Our research is concerned with the biogeochemistry of major and trace elements in marine and freshwater ecosystems. We are specifically interested in the accumulation, transformation, and trophic transfer of essential and contaminant trace elements by microorganisms and aquatic animals, biological and abiotic cycling and air-sea exchange of mercury in estuarine and oceanic waters, the physiological ecology of carbon assimilation in marine phytoplankton, and sulfur biogeochemistry in sedimentary basins. Current research activities seek to understand the environmental factors that control the production and bioaccumulation of methylmercury, the form of mercury that biomagnifies in aquatic food webs and is a neurotoxin in birds and mammals. This work is focused on the transformations and bioaccumulation of mercury in Mid-Atlantic estuaries and the pelagic marine ecosystem along the West Antarctic Peninsula. We are also exploring the use of mercury stable isotopes to track mercury in the environment and evaluate trophic connectivity within complex marine food webs. Our research on carbon assimilation in marine phytoplankton is focused on the coordinated regulation of carbon metabolism and nutrient demand by carbon dioxide in marine diatoms.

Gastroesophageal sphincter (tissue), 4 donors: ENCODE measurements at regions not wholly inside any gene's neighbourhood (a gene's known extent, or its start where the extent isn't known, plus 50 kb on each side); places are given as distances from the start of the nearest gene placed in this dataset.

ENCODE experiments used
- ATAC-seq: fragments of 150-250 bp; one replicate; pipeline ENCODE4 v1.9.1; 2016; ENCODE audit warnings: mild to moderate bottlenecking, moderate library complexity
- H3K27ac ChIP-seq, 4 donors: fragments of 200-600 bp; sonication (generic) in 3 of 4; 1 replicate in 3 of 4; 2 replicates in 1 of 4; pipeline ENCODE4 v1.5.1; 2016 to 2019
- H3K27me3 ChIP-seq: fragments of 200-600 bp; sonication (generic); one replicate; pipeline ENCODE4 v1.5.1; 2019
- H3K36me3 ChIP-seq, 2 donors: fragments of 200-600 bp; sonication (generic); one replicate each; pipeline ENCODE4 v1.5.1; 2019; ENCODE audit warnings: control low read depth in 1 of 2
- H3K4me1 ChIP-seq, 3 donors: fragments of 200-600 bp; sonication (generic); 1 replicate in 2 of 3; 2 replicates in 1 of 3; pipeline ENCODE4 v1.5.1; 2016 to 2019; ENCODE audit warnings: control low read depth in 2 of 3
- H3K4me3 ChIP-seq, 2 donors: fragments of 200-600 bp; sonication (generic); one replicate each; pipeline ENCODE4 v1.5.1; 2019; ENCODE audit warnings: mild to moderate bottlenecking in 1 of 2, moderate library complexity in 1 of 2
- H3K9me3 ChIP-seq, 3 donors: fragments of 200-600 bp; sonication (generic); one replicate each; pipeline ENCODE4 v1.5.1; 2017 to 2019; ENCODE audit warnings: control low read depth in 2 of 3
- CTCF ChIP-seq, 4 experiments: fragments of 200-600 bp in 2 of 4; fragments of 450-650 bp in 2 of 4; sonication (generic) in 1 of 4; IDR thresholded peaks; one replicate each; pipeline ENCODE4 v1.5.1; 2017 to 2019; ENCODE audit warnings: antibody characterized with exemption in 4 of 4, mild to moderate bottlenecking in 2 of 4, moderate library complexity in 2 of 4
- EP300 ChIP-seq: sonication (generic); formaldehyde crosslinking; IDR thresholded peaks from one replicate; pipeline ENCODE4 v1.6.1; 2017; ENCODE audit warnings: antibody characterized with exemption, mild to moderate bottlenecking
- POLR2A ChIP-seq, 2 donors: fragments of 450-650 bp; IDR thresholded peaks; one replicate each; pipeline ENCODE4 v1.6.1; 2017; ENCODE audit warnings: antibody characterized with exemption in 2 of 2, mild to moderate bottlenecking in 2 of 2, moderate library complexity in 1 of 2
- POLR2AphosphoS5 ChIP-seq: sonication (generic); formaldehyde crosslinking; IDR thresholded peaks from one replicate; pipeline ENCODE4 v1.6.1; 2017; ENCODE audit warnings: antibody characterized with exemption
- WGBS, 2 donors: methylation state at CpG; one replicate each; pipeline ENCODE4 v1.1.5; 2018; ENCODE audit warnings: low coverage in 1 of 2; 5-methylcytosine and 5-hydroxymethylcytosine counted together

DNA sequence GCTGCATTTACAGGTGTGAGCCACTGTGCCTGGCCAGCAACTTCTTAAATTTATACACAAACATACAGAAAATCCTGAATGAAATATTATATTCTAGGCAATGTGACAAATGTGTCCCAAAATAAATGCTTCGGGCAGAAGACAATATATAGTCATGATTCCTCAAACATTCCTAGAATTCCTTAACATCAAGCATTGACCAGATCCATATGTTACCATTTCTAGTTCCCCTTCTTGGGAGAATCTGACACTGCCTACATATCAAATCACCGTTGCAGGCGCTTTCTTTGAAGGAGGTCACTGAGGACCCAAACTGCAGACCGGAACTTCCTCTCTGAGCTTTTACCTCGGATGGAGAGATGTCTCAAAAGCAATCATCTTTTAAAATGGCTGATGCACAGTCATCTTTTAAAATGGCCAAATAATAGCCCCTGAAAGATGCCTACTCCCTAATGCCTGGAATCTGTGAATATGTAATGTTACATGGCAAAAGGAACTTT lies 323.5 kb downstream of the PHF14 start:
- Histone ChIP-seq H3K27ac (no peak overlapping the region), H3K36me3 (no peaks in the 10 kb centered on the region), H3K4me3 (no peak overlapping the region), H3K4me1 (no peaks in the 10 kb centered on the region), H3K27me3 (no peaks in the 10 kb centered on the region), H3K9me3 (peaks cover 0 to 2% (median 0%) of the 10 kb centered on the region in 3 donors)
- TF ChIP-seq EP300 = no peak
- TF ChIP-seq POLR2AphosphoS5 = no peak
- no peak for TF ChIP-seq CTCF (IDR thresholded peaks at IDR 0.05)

Reinfelder received a B.A. in Biology from Johns Hopkins University in 1987 and a Ph.D. in Coastal Oceanography from Stony Brook University in 1993. Following his graduate studies, Reinfelder worked as a Post-Doctoral Fellow in the Department of Civil and Environmental Engineering at the Massachusetts Institute of Technology and a Research Associate in the Geosciences Department at Princeton. He joined the Department of Environmental Sciences at Rutgers in 1996.
Chemical Principles of Environmental Science
Applications of Aquatic Chemistry
Byrne Freshman Seminar: Exploring New Jersey’s Waterways by Boat